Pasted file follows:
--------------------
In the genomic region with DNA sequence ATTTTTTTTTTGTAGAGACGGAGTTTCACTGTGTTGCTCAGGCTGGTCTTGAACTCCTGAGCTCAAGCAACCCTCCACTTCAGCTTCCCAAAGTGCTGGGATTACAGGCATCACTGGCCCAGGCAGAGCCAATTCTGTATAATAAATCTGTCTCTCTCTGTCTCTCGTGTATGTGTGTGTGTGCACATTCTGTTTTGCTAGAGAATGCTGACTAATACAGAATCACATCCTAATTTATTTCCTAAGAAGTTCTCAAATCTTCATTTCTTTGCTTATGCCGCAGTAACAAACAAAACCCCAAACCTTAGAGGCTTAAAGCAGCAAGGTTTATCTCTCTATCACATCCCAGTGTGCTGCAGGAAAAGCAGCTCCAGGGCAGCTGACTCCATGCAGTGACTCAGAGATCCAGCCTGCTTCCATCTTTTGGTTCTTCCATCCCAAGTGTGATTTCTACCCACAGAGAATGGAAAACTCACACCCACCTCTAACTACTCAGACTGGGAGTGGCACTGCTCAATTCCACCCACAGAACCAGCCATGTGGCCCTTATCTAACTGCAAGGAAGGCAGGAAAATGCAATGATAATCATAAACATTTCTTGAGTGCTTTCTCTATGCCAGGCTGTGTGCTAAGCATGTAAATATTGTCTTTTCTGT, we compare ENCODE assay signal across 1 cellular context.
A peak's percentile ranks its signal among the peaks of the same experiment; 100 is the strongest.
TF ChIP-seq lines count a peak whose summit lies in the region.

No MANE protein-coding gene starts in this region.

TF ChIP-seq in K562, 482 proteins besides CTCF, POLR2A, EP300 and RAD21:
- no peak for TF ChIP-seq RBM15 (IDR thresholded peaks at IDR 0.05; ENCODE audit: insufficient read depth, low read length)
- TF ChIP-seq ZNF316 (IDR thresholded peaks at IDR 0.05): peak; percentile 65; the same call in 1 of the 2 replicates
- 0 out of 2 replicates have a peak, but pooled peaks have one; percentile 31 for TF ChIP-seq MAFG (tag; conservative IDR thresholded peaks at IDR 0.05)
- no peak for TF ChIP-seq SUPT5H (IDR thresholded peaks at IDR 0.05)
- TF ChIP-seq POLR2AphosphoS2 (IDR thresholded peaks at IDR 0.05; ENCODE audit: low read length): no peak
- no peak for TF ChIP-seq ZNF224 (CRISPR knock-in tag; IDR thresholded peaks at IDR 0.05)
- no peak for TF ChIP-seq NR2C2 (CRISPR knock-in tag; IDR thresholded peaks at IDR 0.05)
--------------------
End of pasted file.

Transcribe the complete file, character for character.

In the genomic region with DNA sequence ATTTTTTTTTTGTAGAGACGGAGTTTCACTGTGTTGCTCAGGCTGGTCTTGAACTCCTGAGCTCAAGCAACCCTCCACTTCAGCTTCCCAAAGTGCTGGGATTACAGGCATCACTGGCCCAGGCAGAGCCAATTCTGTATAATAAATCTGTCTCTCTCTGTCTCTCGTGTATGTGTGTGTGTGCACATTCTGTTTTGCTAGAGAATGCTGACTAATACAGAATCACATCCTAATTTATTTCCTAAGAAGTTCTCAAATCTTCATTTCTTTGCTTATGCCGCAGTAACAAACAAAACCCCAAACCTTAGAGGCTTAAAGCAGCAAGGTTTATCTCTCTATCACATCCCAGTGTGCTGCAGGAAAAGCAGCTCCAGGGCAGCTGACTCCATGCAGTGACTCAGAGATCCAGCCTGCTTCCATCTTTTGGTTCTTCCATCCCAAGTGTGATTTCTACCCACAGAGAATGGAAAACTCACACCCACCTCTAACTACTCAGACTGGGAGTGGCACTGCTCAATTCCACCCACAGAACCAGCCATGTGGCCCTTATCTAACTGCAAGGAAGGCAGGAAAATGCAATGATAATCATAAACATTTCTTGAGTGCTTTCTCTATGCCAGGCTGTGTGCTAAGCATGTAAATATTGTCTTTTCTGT, we compare ENCODE assay signal across 1 cellular context.
A peak's percentile ranks its signal among the peaks of the same experiment; 100 is the strongest.
TF ChIP-seq lines count a peak whose summit lies in the region.

No MANE protein-coding gene starts in this region.

TF ChIP-seq in K562, 482 proteins besides CTCF, POLR2A, EP300 and RAD21:
- no peak for TF ChIP-seq RBM15 (IDR thresholded peaks at IDR 0.05; ENCODE audit: insufficient read depth, low read length)
- TF ChIP-seq ZNF316 (IDR thresholded peaks at IDR 0.05): peak; percentile 65; the same call in 1 of the 2 replicates
- 0 out of 2 replicates have a peak, but pooled peaks have one; percentile 31 for TF ChIP-seq MAFG (tag; conservative IDR thresholded peaks at IDR 0.05)
- no peak for TF ChIP-seq SUPT5H (IDR thresholded peaks at IDR 0.05)
- TF ChIP-seq POLR2AphosphoS2 (IDR thresholded peaks at IDR 0.05; ENCODE audit: low read length): no peak
- no peak for TF ChIP-seq ZNF224 (CRISPR knock-in tag; IDR thresholded peaks at IDR 0.05)
- no peak for TF ChIP-seq NR2C2 (CRISPR knock-in tag; IDR thresholded peaks at IDR 0.05)